Do you think you have a stressful job? What if you were responsible to operate on one of the most intricate organs? Would that cause pressure or would that excite you? In ‘Do No Harm”, Dr. Henry Marsh takes his readers through the ups and downs of being a neurosurgeon.
Dr. Marsh divides his book into different operations he’s had to conduct on the brain. While the content of the book could have been complex (I mean, operating on a brain is a complex matter), I never felt that I couldn’t understand what was going on or what the dangers to a particular procedure would be. I really enjoyed how Dr. Marsh didn’t get too lost in the scientific world and made his stories understandable for the average reader.
The book reminded me a little of “When Breath Becomes Air” by Paul Kalanithi due to the content about literally having ones life in your hands and being looked upon as the subject matter expert on a matter of life and death. Similar to Dr. Kalanithi, Dr. Marsh explores his journey to becoming a neurosurgeon by weaving and building upon stories of his patients. To read that review, click here
The title “Do No Harm” is a reflection of the oath a doctor takes to preserve the patient’s well-being at all times. That’s a tough oath to live by when you’re often found making decisions about the journey forward in urgent situations where there may not be a lot of time to think. Dr. Marsh mentions several times that while scans and testing can help guide a doctor’s decision of whether or not to operate, the doctor doesn’t fully know what they’re walking into until the operation is well underway (in this, once the brain is actually exposed!) Wow – just let that sink in for a second. You mean, a doctor will make the decision to cut open my head but not know for full certainty a) if the operation will be successful or b) what my overall outcome might be in terms of recovery? As Dr. Marsh put it, he would obviously be the most experienced and have a greater understanding that the average person but so many things have a potential of going sideways during the operation. You just have to trust the fact that the most experienced person is able to handle it to the best of their ability.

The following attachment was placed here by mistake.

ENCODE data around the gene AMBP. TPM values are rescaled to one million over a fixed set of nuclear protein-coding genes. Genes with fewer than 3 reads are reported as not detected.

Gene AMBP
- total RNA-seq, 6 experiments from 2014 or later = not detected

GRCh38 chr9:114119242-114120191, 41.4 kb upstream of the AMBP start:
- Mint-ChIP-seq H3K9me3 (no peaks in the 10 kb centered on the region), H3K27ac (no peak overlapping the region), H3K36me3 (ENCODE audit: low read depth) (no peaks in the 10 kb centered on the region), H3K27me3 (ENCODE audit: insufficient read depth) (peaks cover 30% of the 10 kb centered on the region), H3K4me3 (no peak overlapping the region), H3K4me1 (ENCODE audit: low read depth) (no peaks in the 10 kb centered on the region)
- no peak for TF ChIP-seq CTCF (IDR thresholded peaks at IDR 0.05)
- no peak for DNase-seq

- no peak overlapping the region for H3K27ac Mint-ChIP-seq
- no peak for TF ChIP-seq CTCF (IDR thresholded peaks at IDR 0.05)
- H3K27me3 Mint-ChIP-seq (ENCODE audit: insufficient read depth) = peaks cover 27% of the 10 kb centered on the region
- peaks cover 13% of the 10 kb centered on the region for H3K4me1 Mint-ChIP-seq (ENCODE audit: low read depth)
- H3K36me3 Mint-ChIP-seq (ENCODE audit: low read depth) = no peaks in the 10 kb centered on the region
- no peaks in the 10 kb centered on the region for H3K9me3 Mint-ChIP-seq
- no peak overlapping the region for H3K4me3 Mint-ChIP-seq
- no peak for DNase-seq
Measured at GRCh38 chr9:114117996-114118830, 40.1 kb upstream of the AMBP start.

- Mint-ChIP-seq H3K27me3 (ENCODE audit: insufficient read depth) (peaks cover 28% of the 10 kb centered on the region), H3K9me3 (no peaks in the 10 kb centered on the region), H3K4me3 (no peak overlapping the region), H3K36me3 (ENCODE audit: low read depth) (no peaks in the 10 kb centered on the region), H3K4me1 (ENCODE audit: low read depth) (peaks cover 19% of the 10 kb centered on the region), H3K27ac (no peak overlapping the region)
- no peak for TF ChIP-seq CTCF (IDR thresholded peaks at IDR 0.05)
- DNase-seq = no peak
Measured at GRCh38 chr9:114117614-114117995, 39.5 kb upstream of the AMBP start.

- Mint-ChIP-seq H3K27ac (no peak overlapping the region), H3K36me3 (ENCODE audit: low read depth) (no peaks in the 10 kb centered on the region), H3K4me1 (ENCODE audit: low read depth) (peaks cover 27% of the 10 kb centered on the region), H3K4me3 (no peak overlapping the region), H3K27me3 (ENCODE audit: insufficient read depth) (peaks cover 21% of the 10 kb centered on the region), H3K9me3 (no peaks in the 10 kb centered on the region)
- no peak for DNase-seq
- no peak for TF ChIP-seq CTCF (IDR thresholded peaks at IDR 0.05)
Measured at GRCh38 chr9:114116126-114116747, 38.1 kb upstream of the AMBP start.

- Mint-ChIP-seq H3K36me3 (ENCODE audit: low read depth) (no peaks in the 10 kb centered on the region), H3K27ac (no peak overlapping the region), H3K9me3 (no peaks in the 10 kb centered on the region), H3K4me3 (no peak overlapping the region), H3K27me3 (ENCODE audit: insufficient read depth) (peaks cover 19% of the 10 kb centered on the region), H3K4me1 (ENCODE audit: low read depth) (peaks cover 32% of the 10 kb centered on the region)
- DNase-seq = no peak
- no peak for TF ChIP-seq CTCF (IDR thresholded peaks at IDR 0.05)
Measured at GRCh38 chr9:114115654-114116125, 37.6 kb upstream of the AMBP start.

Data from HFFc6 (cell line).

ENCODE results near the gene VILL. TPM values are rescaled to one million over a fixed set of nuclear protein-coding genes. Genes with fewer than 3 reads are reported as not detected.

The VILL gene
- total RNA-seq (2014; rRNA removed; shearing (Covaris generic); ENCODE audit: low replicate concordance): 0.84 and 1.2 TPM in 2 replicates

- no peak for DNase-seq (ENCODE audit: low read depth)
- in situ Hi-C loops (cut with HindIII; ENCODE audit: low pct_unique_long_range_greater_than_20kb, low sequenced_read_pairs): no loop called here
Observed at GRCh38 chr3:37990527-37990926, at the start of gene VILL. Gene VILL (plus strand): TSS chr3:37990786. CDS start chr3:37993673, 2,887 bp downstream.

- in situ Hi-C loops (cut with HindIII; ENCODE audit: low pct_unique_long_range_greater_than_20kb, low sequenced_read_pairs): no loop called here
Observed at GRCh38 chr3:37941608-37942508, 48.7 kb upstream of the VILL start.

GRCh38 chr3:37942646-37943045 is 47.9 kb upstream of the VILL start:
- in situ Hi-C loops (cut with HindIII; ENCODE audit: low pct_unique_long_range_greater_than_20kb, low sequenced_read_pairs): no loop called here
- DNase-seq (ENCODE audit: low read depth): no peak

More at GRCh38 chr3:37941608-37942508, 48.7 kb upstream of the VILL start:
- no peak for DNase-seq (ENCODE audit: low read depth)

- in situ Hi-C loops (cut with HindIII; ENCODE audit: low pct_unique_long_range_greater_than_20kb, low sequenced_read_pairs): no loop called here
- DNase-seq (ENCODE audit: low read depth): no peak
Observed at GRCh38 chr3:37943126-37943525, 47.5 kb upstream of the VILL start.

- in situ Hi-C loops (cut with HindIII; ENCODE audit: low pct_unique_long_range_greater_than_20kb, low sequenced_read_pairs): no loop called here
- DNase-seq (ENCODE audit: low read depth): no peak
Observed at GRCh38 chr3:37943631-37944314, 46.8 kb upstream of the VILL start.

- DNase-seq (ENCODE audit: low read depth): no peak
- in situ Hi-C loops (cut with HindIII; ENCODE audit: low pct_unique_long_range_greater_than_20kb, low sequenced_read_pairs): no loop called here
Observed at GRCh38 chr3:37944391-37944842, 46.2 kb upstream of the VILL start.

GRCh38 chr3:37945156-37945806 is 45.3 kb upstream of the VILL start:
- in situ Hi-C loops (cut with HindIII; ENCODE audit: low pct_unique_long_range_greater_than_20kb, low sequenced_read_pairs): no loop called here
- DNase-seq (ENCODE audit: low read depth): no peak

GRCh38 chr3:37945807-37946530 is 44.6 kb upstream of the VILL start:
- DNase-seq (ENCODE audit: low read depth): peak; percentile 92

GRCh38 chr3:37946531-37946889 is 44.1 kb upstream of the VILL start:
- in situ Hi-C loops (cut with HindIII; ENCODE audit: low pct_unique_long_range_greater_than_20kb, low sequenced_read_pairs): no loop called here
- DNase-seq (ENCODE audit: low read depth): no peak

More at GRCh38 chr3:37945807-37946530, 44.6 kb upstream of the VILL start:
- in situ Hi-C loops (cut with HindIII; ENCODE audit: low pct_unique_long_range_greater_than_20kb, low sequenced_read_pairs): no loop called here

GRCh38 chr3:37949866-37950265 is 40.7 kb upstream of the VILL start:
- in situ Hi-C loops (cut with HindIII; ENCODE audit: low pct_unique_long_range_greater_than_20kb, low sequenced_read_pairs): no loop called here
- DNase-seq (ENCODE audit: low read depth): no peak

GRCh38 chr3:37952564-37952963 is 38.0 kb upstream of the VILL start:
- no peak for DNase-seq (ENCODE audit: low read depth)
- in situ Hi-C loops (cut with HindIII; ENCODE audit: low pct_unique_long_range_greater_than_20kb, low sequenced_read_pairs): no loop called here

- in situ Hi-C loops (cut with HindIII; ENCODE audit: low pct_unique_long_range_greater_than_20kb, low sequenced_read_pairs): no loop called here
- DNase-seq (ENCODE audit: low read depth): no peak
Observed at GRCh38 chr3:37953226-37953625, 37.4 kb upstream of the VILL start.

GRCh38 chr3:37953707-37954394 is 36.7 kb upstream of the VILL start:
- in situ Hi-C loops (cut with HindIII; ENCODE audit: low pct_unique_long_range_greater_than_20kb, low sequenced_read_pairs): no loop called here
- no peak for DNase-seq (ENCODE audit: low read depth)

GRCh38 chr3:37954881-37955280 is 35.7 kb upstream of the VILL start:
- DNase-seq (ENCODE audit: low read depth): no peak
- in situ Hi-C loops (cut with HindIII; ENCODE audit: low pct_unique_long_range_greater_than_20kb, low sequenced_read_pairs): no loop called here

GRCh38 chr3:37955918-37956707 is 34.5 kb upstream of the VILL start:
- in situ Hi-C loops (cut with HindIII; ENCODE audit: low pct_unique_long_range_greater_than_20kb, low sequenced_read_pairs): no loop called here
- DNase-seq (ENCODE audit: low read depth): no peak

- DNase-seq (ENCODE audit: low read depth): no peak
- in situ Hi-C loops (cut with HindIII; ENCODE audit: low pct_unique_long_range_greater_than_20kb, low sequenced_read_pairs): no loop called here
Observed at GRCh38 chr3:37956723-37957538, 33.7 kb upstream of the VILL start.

It’s not all success stories, as you can imagine. In fact, one of the opening statements of the book was “Every surgeon carries within himself a small cemetery, where from time to time he goes to pray.” When you think about it, it takes a strong person to be able to move on from a failure that resulted in the death of someone. While never intentional, it’s a very real reality of the job. When I read that passage, I think it just highlighted to me (and reminded me) that doctors are indeed human – their failures just have a greater personal impact to themselves and others.
I would really recommend this book – if not to appreciate the work that doctors do, then to gain a sense of learning what the wonders of science can do to extend our lives or improve the quality of it.